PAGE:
Sweet Fall Squash
Donated to Seed Savers Exchange in 1998 by Ortha and Wallace Broeker of Nebraska. Wallace remembers his uncle Rob growing this variety back in the 1930s. This Hubbard type squash has teardrop-shaped fruit and attractive salmon and blue-green skin. Fruits average 4 lbs. and are very sweet, with a unique flavor.
- 100 days
- Hubbard type squash
- Fruits average 4 pounds
- Teardrop shape
- Salmon and blue-green skin
- Sweet, unique flavor
This variety works for:
To prepare your squash, rinse the exterior and then cut in half and remove the seeds before baking, roasting, etc.
Winter squash can be pureed and sweetened as an addition to breads, muffins, cakes and pies. Diced and roasted squash can be tossed in warm salads of grains and nuts or with sautéed kale.
Summer squash are best eaten when they are small and the seeds are immature. Sliced thinly, summer squash are used in gratins and savory pies or sautéed or breaded and fried.
Instructions - Sow seeds outdoors in 12" diameter hills after danger of frost has passed. Hills should be spaced 6' apart in all directions. Can also be started indoors 3 weeks before transplanting out.
- Direct Seed: 1" Deep
- Seeds to Hill: 6-8 Seeds
- Thin: To 3-4 Plants
- Light: Full Sun
Ratings & Reviews
One of my new favorites
These are super easy to grow, taste great (similar to butternut), did well even with an aphid infestation, are huge, and store well. I'll be growing these yearly.
Will plant again.
I have never been a big fan of squash. I planted this variety this year and it has produced 5 squash on one vine. I am looking forward to canning some into soup and roasting as a side dish. The plant took over the garden so give it lots of space.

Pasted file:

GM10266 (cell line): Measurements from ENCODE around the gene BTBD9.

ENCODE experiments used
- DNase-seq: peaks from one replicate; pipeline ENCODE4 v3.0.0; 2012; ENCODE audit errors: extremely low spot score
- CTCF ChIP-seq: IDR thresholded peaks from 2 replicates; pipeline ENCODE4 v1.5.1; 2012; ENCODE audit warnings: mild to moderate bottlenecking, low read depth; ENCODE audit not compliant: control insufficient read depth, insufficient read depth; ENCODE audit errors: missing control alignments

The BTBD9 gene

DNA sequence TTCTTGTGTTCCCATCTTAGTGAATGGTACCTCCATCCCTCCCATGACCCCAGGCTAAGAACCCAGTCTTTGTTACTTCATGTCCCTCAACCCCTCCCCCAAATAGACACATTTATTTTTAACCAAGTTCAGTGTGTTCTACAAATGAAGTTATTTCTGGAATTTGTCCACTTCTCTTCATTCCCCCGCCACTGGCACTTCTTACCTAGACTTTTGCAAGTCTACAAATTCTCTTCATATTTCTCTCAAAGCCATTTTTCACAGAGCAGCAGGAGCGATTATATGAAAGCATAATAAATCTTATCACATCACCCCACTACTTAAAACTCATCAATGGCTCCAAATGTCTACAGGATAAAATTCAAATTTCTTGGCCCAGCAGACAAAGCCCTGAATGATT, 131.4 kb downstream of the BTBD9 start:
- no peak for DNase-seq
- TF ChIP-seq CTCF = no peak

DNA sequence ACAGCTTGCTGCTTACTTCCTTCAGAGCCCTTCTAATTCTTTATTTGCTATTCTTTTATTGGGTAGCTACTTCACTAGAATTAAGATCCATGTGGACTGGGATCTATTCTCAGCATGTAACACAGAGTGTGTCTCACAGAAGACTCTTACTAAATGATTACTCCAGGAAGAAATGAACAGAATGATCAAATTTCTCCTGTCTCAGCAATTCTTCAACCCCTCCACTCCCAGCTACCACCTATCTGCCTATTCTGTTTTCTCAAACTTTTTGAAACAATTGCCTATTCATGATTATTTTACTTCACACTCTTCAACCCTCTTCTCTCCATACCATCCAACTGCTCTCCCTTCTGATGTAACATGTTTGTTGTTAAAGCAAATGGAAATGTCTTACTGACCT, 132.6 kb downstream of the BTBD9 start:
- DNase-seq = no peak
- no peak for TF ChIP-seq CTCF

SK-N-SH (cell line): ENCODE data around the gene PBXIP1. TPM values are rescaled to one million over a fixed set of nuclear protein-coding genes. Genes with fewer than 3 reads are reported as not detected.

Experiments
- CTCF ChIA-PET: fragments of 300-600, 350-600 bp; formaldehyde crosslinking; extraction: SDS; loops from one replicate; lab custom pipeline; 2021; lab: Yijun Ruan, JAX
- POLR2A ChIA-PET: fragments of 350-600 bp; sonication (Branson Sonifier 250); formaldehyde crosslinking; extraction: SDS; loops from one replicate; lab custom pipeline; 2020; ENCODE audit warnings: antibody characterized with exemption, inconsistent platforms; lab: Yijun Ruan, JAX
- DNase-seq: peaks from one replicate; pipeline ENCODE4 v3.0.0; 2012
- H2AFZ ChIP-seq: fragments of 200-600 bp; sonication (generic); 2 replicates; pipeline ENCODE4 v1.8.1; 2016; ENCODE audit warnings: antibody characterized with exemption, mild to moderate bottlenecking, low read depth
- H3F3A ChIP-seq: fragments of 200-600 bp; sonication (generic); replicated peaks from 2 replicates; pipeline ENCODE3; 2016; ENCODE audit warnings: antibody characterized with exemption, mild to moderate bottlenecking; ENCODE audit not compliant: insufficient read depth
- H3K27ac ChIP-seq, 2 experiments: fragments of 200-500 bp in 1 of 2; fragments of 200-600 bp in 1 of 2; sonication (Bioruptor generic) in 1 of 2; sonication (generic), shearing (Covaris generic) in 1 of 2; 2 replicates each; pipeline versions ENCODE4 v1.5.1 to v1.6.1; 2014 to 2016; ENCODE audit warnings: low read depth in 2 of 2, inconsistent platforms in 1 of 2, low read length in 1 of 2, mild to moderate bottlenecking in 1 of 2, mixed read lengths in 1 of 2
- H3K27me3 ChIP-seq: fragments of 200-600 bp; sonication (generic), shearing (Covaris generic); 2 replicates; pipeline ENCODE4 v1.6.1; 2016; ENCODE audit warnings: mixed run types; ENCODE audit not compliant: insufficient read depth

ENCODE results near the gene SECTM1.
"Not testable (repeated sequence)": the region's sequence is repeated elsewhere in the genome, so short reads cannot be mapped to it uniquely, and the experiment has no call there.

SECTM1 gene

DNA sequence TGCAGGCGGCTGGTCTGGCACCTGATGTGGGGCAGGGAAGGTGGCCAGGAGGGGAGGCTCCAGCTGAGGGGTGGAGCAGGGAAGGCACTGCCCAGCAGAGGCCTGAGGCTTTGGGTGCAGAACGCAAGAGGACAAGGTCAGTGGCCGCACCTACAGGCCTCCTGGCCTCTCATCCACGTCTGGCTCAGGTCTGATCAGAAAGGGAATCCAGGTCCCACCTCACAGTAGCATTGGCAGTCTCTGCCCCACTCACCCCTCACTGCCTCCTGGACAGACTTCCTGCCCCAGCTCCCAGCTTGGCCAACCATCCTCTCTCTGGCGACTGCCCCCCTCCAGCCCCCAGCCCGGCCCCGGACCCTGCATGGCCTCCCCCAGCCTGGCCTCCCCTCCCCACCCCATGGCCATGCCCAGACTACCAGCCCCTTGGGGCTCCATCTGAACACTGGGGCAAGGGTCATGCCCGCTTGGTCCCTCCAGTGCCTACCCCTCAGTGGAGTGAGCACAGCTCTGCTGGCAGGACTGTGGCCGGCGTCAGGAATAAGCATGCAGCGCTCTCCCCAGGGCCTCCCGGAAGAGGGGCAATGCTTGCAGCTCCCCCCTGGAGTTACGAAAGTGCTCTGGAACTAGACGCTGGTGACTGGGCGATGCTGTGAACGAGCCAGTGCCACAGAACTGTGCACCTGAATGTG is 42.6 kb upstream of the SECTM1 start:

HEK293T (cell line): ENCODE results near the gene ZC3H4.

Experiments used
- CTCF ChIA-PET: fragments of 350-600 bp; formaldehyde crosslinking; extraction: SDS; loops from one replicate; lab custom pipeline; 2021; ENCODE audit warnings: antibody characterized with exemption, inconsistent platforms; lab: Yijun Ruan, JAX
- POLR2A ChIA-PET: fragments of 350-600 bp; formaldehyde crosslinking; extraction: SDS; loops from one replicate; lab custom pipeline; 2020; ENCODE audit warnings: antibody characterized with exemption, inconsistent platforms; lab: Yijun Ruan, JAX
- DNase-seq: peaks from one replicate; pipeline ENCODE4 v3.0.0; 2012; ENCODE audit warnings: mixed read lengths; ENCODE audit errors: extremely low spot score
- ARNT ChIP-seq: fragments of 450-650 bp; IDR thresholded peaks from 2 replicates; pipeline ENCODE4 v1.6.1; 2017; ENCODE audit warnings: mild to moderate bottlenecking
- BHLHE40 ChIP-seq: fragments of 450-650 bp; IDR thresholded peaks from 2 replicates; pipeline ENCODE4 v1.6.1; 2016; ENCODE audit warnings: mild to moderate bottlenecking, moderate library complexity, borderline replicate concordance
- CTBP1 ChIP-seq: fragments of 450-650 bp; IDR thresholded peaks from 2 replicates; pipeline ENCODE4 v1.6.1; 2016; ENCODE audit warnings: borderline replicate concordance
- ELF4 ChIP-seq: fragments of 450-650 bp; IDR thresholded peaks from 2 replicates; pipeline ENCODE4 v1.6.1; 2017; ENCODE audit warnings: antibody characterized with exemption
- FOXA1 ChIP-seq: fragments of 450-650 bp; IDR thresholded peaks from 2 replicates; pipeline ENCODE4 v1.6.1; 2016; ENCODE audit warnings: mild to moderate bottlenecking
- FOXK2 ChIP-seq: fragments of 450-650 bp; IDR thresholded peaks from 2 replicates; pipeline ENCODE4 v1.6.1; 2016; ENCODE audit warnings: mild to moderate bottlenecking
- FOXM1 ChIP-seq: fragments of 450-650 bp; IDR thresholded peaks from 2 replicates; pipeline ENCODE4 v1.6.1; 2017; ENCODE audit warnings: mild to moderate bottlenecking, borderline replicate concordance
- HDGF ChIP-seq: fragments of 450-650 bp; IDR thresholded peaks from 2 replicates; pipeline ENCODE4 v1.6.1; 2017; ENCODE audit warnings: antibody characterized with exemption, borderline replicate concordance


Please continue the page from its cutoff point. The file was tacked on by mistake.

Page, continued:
Buy it. Plant it. Eat it!
This squash is not only gorgeous in color, it is hands down the best tasting squash I've ever had. Even my husband who repeatedly asserts, "I'm not a squash guy," loved it and raved about it to all our friends. The outside is a lovely pinkish hue with spatters of bluish-green, and the inside is a vibrant peachy-mango orange. You won't be disappointed. Do leave it some space to grow; I ended training the vines to grow into the yard.
Was really excited to try this one but all that came to be is ONE squash from 11 plants that grew. Blooms galore but nothing became of it. Really disappointed.
by M Edwards
This is the best winter squash I have ever had. I left my seedlings in their pots too long before I planted them so I didn’t expect much from them but they did very well and produced beautiful squash. Excellent diced and roasted with olive oil, salt, pepper, and thyme.
Great taste, not very productive in cold areas
Plus: great taste, excellent keeper (May-June) despite skin that is so thin, you might not need to remove it. (So not Hubbard-like in that way!) Minus: In a cold climate (I'm in Denmark, think northern New England without the really high summer temps), it isn't that productive - I consistently get one 3-4 lb. fruit per plant. But definitely one I'll keep growing.